Slovenian flag carrier Adria Airways suspended all its flights on Tuesday over liquidity problems but said intensive talks were under way to resume operations.
“The decision to temporary suspend all air operations is due to the current lack of fresh cash needed to continue with the flights,” the airline said in a statement on its website late Monday.
It added the financially distressed company was “in intensive talks to find a solution with potential investors”.
Slovenian media reported that the airline had hired an aircraft to operate a flight from Frankfurt to Ljubljana on Tuesday, with a return flight on the same route still scheduled for Wednesday.
The public Radio Slovenija station reported there were some 3,100 passengers affected by the cancelled flights.
Tour operators have been scrambling to find arrangements to get travellers home from destinations in Spain, Greece and Turkey.
The Slovenian state sold the financially stricken carrier, which operates regional flights between the Western Balkans and other parts of Europe, to German investment fund 4K in 2016 after having put over 50 million euros ($55 million) into it.
But under the new owner the airline continued to lose money, and Slovenian media speculated that a bankrupcy procedure could be imminent after two of its jets had to be grounded last week over unpaid bills to a lender.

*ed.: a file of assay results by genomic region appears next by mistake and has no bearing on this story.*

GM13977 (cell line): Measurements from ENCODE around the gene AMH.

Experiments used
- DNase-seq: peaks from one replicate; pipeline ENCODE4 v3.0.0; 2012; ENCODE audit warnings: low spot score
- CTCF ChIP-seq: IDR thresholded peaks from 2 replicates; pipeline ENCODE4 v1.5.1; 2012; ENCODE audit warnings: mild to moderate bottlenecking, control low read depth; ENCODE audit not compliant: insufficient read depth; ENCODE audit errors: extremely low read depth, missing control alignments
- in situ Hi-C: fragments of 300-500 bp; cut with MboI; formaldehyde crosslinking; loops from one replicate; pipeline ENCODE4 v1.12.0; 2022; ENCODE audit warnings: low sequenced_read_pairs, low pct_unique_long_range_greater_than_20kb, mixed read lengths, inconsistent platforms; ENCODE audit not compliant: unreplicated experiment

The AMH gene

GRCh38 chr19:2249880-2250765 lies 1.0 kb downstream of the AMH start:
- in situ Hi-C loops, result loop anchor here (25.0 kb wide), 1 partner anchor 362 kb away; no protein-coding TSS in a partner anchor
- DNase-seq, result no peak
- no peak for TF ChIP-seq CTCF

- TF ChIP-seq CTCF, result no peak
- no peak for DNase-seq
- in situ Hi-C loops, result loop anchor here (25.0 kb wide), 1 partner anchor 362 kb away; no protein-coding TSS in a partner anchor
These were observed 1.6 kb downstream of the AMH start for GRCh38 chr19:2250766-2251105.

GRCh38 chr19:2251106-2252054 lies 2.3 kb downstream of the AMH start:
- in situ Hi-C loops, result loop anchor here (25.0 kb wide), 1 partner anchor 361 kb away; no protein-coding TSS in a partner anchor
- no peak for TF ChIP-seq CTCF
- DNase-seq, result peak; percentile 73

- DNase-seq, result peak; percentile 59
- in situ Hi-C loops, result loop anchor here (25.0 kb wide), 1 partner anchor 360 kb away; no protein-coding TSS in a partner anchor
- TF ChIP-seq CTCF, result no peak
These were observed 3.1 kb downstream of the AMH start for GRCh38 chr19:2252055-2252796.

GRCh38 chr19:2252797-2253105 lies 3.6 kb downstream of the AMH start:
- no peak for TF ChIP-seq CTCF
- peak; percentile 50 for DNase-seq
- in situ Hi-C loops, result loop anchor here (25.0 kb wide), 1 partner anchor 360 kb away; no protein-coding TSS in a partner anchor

Prime Minister Marjan Sarec confirmed Adria Airways had asked the government for financial help to continue with its operations but warned it was a privately owned company and there was nothing the state could do.
“We all know that would be throwing away money,” Sarec said earlier this week.
One passenger facing a cancelled flight told the STA agency: “They did not send us any SMS message, no email, no notification at all,” adding that no help had been offered with accommodation or transport costs either.
One victim of the cancellations was Poland’s national handball team who were trying to get to Slovenia for a European Championship fixture.
Polish Prime Minister Mateusz Morawiecki tweeted that his government was “sending our government plane for them so that they can reach the semi-finals in Ljubljana easily,” adding: “We’re keeping our fingers crossed for them.”
Slovenia’s Civil Aviation Agency is due to hold a press conference on Adria’s situation on Wednesday afternoon
The carrier is the latest to fall victim to difficult business conditions for airlines.
Other recent high-profile casualties have been the French XL Airways and Aigle Azur airlines as well as the Norwegian Air Shuttle carrier.
Condor, the German airline subsidiary of British travel giant Thomas Cook, has asked for help from the German government in order to keep running, despite its parent company declaring bankruptcy.